It's been a couple of weeks since I posted about health care reform, but now it's time to roll up our sleeves and get our hands dirty. Yup, we've reached the part in the book about health insurance exchanges, starting with Section 1311, Affordable Choices of Health Benefit Plans.
Assistance to States
The federal Department of Health and Human Services can award grants to the states to help cover the costs of setting up the exchanges, which the law refers to as "American Health Benefit Exchanges." HHS determines the amounts of the grants at the start of each fiscal year. A state that receives a grant in one year can receive a grant renewal the next year if HHS determines that it is making progress toward establishing its exchange, is implementing the coverage and market reforms we've already discussed, and is meeting other benchmarks HHS has set. The grant program expires in 2015. HHS must assist states to help small businesses participate in Small Business Health Options Program (SHOP) exchanges (I'll get into them later.)
By January 1, 2014, each state must establish an American Health Benefit Exchange that facilitates the purchase of qualified health plans, creates a SHOP exchanges to help small employers enroll their employees in qualified small group plans, and that meets a number of requirements that I'll discuss in a bit. States can combine the regular and SHOP exchanges if they have the resources to assist both individuals and employers in one exchange.
HHS must issue regulations that create criteria for certifying health plans as "qualified." To get that certification, a plan must at minimum:
- Meet marketing requirements and not covertly discourage people with significant health needs from enrolling
- Ensure a sufficient choice of providers and provide information to current and prospective enrollees on the available of in- and out-of-network providers
- Include in its network available providers who serve low-income, medically-underserved people (however, this does not require a plan to cover any specific medical procedure)
- Be accredited by entities recognized by HHS; accreditation will be with respect to local performance on clinical quality measures, patient experience ratings, consumer access, utilization management, quality assurance, and other areas. Alternatively, it must receive accreditation applicable to all plans in the exchange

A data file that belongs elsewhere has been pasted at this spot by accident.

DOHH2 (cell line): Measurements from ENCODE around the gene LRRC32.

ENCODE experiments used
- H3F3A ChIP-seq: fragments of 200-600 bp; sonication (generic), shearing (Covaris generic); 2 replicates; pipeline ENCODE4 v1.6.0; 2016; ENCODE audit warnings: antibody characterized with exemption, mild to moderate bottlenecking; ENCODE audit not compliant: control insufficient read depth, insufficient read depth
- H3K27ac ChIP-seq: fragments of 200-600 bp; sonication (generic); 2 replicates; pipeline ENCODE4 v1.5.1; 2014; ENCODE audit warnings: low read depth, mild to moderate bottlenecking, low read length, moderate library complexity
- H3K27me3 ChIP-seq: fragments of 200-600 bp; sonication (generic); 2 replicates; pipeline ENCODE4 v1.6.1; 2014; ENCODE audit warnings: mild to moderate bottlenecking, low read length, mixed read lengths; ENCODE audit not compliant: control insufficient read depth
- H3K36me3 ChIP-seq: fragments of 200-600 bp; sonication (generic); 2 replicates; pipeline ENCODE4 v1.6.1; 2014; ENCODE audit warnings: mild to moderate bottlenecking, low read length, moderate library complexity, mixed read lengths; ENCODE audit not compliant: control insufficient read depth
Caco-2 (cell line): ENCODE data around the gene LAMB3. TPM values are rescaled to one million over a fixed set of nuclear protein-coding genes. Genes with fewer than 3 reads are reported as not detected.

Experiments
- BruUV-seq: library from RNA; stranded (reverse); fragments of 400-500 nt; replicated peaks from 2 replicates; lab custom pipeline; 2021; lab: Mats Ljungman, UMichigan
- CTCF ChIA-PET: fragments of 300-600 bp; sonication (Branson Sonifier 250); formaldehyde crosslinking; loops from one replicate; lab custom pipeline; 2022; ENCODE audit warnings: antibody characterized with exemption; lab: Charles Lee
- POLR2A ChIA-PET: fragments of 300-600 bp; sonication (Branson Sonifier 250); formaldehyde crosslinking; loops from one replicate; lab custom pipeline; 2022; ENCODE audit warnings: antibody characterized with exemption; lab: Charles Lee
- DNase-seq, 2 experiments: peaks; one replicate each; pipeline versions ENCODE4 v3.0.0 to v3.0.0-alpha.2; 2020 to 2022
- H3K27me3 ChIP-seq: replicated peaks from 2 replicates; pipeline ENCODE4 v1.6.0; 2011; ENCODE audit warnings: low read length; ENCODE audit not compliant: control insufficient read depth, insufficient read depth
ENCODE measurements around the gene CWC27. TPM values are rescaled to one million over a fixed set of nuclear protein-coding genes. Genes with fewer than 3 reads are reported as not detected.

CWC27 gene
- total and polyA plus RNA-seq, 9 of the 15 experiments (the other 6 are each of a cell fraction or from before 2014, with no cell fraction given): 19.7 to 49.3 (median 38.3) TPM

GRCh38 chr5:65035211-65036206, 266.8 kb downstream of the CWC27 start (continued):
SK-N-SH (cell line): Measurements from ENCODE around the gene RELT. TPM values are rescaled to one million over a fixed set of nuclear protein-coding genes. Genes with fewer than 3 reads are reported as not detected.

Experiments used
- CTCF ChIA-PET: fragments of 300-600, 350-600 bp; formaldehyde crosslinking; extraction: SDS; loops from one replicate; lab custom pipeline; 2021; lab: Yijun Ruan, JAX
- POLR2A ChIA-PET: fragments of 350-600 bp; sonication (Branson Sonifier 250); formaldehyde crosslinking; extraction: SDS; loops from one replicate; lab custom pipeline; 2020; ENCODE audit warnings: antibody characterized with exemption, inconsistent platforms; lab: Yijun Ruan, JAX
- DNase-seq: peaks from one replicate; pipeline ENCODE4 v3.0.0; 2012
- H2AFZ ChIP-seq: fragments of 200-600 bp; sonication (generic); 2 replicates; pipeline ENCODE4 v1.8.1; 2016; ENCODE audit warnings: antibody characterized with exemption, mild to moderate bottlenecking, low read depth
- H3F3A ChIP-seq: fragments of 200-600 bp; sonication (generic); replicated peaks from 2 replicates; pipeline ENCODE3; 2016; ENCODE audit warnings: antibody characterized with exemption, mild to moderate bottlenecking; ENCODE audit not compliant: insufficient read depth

- Implement a quality improvement strategy
- Use a uniform enrollment form for individuals and employers to complete; this form must take into account criteria that the NAIC will develop and submit to HHS
- Use the standard format for presenting health benefits plan options
- Provide information to current and prospective enrollees and to the exchanges on any quality measures for health plan performance.
Plans do not have to contract with a health care provider who refuses to accept the plan's "generally applicable payment rates."
HHS must create a rating system to rate qualified health plans offered through an exchange on relative quality and price for each benefits level. The exchange must make the ratings publically available on an Internet portal. HHS must develop an enrollee satisfaction survey system to measure satisfaction with any qualified health plan that had more than 500 enrollees the previous year. The exchange must include the satisfaction information on the Internet portal and make it easy for individuals to compare plans on this basis.
Speaking of Internet portals, HHS must continue to operate the site currently known as HealthCare.gov, help states get their own portals up and running, and make a model template for a portal available to the exchanges for their use. The exchanges can use the portal to direct individuals and employers to qualified health plans, help them determine their eligibility for the exchange or for premium tax credits or reduced cost-sharing, and to present standardized information to make it easier to choose a plan. The template must include access to a uniform outline of coverage for each plan and to a copy of each plan's policy.
HHS must require an exchange to provide for
- An initial open enrollment
- Annual open enrollment periods thereafter
- Special enrollment periods as set by the tax and Social Security laws
- Special monthly enrollment periods for Indians.
In my next post, I'll get into the requirements exchanges must meet.